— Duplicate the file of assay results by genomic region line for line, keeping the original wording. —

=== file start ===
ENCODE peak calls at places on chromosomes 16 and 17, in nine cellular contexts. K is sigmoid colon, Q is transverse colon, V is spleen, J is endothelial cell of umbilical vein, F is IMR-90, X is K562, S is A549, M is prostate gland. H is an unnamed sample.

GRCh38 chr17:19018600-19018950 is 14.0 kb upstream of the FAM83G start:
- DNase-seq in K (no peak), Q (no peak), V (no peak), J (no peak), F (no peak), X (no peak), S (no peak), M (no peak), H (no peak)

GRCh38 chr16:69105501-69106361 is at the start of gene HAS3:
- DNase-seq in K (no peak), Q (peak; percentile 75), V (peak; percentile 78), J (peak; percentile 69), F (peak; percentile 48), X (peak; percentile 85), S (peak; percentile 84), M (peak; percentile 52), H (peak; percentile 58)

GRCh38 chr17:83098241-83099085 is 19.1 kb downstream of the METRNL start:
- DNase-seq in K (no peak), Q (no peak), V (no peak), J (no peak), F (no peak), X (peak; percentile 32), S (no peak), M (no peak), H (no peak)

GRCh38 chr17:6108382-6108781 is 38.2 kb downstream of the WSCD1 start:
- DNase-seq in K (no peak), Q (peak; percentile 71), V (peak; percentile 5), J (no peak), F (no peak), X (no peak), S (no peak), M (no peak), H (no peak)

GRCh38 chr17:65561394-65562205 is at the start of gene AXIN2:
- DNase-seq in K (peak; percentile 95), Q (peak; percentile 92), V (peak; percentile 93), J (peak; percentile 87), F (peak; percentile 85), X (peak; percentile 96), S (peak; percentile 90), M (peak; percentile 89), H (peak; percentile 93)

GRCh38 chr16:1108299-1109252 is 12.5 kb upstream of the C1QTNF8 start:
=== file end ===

ENCODE peak calls at places on chromosomes 16 and 17, in nine cellular contexts. K is sigmoid colon, Q is transverse colon, V is spleen, J is endothelial cell of umbilical vein, F is IMR-90, X is K562, S is A549, M is prostate gland. H is an unnamed sample.

GRCh38 chr17:19018600-19018950 is 14.0 kb upstream of the FAM83G start:
- DNase-seq in K (no peak), Q (no peak), V (no peak), J (no peak), F (no peak), X (no peak), S (no peak), M (no peak), H (no peak)

GRCh38 chr16:69105501-69106361 is at the start of gene HAS3:
- DNase-seq in K (no peak), Q (peak; percentile 75), V (peak; percentile 78), J (peak; percentile 69), F (peak; percentile 48), X (peak; percentile 85), S (peak; percentile 84), M (peak; percentile 52), H (peak; percentile 58)

GRCh38 chr17:83098241-83099085 is 19.1 kb downstream of the METRNL start:
- DNase-seq in K (no peak), Q (no peak), V (no peak), J (no peak), F (no peak), X (peak; percentile 32), S (no peak), M (no peak), H (no peak)

GRCh38 chr17:6108382-6108781 is 38.2 kb downstream of the WSCD1 start:
- DNase-seq in K (no peak), Q (peak; percentile 71), V (peak; percentile 5), J (no peak), F (no peak), X (no peak), S (no peak), M (no peak), H (no peak)

GRCh38 chr17:65561394-65562205 is at the start of gene AXIN2:
- DNase-seq in K (peak; percentile 95), Q (peak; percentile 92), V (peak; percentile 93), J (peak; percentile 87), F (peak; percentile 85), X (peak; percentile 96), S (peak; percentile 90), M (peak; percentile 89), H (peak; percentile 93)

GRCh38 chr16:1108299-1109252 is 12.5 kb upstream of the C1QTNF8 start: